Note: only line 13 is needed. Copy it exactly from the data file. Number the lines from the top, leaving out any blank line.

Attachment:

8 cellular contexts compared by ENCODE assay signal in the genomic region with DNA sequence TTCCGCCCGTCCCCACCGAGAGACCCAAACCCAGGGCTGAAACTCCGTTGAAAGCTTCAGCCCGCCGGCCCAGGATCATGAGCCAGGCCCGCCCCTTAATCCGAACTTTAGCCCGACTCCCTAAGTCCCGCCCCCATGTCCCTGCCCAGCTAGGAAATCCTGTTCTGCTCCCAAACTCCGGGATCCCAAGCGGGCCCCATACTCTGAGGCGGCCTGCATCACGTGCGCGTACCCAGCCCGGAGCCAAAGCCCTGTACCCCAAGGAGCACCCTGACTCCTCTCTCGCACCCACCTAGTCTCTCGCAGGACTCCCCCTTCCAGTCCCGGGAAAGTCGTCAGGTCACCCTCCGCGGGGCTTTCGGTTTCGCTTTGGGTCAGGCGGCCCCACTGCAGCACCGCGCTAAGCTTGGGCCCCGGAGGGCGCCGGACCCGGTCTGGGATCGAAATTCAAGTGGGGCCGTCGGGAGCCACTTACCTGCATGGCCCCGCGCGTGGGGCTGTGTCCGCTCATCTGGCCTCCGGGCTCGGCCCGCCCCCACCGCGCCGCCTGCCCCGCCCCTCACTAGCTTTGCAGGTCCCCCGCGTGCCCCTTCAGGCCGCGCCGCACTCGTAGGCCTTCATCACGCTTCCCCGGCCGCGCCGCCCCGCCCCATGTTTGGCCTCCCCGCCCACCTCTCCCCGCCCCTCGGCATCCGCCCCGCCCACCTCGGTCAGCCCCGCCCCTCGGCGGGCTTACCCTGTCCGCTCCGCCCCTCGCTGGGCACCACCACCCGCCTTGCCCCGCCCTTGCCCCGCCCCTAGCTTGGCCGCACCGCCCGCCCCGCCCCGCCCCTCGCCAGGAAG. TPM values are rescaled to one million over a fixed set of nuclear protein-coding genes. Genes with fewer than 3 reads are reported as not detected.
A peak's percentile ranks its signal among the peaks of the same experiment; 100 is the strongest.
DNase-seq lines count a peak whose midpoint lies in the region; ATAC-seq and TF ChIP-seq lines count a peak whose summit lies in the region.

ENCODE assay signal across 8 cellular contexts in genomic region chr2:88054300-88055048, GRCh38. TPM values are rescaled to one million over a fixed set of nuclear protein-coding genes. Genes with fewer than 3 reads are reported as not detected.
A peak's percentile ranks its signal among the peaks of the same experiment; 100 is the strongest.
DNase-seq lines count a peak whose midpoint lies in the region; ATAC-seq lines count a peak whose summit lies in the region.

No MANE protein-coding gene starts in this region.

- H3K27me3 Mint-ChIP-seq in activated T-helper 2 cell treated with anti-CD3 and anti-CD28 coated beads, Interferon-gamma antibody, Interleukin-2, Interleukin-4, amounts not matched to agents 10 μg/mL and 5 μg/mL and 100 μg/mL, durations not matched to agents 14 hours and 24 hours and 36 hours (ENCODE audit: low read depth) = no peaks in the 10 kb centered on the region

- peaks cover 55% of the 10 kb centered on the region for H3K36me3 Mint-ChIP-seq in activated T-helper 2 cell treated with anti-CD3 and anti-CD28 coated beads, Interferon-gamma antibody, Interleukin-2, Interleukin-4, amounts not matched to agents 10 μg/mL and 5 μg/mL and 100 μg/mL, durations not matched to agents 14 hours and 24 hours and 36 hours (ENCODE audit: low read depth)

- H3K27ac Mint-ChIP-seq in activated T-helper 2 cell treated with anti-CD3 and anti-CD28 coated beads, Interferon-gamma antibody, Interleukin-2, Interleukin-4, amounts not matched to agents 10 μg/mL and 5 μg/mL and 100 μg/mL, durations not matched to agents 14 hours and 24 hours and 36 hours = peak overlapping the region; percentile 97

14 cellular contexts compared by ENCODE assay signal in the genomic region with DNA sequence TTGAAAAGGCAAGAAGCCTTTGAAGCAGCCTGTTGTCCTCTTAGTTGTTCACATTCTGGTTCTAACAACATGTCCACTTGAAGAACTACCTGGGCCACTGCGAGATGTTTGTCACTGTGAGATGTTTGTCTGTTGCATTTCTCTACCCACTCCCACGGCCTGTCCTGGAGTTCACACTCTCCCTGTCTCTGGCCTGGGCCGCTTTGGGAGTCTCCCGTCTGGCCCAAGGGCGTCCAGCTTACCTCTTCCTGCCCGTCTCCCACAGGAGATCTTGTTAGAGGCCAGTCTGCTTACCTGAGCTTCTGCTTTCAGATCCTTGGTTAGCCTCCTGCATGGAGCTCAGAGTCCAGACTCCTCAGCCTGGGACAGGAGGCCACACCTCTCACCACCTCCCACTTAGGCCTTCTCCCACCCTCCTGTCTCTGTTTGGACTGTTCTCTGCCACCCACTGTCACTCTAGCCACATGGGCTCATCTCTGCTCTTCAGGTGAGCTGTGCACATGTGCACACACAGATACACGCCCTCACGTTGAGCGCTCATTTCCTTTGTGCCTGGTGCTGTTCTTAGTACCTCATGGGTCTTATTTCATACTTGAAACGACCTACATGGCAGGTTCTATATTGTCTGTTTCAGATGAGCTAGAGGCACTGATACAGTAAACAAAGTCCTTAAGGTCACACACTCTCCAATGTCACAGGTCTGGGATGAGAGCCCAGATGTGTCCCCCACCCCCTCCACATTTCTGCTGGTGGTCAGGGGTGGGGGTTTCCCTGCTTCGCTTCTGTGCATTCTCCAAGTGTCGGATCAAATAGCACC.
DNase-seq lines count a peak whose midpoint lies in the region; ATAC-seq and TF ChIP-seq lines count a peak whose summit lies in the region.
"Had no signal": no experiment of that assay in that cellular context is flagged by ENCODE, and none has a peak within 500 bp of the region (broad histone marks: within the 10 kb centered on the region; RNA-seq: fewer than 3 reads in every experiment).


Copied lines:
"Had no signal": no experiment of that assay in that cellular context is flagged by ENCODE, and none has a peak within 500 bp of the region (broad histone marks: within the 10 kb centered on the region; RNA-seq: fewer than 3 reads in every experiment).